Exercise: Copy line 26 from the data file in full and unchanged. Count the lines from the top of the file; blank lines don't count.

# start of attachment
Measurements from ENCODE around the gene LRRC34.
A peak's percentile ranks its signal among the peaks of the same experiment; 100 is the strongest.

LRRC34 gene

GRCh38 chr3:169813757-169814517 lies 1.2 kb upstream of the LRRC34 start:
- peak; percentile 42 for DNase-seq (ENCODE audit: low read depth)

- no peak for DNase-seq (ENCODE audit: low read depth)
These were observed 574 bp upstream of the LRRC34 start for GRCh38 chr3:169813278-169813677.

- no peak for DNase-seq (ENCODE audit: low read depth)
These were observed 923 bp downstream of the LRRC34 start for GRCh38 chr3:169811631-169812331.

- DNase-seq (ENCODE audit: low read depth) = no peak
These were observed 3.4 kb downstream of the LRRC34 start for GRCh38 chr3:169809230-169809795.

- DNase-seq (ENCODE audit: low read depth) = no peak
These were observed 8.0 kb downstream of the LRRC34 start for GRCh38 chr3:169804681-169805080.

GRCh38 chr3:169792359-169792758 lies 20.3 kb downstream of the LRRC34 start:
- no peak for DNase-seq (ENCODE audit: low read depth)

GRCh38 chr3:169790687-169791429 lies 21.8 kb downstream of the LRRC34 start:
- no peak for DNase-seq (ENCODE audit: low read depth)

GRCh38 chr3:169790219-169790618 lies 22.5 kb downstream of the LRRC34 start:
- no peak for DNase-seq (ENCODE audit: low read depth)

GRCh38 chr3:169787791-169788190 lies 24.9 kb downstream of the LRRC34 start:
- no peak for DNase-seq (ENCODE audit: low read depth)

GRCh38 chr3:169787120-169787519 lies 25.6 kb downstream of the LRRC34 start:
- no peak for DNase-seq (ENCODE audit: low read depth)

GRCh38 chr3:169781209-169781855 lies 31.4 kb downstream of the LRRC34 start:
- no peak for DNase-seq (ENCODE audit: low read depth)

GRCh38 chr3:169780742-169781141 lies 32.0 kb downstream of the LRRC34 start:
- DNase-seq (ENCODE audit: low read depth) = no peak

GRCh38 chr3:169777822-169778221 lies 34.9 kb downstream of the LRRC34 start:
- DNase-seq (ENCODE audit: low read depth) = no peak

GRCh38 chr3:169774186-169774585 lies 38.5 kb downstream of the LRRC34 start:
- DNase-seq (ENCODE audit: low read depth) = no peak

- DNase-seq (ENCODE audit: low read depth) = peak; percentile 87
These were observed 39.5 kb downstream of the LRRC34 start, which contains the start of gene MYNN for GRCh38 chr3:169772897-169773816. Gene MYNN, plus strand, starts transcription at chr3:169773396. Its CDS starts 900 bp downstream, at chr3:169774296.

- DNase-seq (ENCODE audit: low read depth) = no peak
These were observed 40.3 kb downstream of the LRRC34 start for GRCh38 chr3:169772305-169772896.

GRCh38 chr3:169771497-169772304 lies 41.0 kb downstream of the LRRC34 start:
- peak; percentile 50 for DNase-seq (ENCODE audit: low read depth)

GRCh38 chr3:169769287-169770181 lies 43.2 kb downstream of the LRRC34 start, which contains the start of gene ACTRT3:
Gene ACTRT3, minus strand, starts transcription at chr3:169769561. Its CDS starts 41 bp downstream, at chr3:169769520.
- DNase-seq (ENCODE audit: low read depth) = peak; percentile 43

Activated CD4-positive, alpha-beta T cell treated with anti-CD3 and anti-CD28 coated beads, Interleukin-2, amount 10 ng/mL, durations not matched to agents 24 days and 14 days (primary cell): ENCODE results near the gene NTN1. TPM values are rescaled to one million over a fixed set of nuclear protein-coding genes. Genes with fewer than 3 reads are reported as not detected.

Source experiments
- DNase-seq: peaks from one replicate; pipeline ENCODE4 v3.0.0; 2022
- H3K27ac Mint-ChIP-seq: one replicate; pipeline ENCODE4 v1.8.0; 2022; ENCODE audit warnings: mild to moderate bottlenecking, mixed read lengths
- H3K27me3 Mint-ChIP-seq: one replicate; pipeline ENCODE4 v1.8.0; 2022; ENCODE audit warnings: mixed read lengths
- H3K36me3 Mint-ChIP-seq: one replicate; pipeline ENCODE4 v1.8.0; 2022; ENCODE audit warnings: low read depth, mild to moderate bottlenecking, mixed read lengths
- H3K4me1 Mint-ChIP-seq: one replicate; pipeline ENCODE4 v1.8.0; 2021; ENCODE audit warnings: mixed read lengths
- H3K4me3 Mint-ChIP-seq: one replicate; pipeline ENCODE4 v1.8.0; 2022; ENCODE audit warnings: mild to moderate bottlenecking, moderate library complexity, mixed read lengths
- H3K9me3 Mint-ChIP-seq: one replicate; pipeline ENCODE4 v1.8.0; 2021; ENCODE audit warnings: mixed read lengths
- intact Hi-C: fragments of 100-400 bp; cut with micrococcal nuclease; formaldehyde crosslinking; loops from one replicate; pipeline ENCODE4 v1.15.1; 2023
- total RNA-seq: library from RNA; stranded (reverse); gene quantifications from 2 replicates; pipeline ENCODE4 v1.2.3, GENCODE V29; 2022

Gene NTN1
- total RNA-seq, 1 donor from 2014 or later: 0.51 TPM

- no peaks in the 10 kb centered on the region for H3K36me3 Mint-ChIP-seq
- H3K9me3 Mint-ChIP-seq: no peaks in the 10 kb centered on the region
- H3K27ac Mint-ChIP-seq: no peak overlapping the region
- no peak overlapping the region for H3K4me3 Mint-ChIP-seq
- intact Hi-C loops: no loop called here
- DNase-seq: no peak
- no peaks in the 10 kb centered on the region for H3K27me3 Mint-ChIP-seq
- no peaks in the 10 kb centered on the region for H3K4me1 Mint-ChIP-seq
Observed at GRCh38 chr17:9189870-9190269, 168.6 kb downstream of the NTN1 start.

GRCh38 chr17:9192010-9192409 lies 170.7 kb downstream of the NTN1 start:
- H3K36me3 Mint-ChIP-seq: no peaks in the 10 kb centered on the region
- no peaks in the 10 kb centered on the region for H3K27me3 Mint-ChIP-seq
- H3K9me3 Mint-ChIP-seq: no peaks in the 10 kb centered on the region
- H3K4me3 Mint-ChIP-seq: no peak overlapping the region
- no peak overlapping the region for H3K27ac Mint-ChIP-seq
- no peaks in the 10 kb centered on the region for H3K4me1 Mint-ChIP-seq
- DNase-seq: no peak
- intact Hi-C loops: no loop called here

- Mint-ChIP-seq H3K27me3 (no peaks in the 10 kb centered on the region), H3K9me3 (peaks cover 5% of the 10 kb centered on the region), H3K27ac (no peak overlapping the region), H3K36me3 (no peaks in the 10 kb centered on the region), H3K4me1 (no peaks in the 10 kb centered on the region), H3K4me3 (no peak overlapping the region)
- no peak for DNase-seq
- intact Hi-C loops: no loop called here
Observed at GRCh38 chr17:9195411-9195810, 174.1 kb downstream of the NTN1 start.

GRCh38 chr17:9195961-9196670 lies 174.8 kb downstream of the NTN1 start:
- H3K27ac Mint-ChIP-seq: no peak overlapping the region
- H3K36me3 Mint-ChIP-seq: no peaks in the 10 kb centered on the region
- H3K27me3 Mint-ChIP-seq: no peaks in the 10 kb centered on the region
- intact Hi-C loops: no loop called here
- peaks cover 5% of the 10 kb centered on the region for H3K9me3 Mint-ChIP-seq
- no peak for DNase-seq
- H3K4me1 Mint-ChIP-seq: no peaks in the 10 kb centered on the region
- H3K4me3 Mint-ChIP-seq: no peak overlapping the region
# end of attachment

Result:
GRCh38 chr3:169780742-169781141 lies 32.0 kb downstream of the LRRC34 start: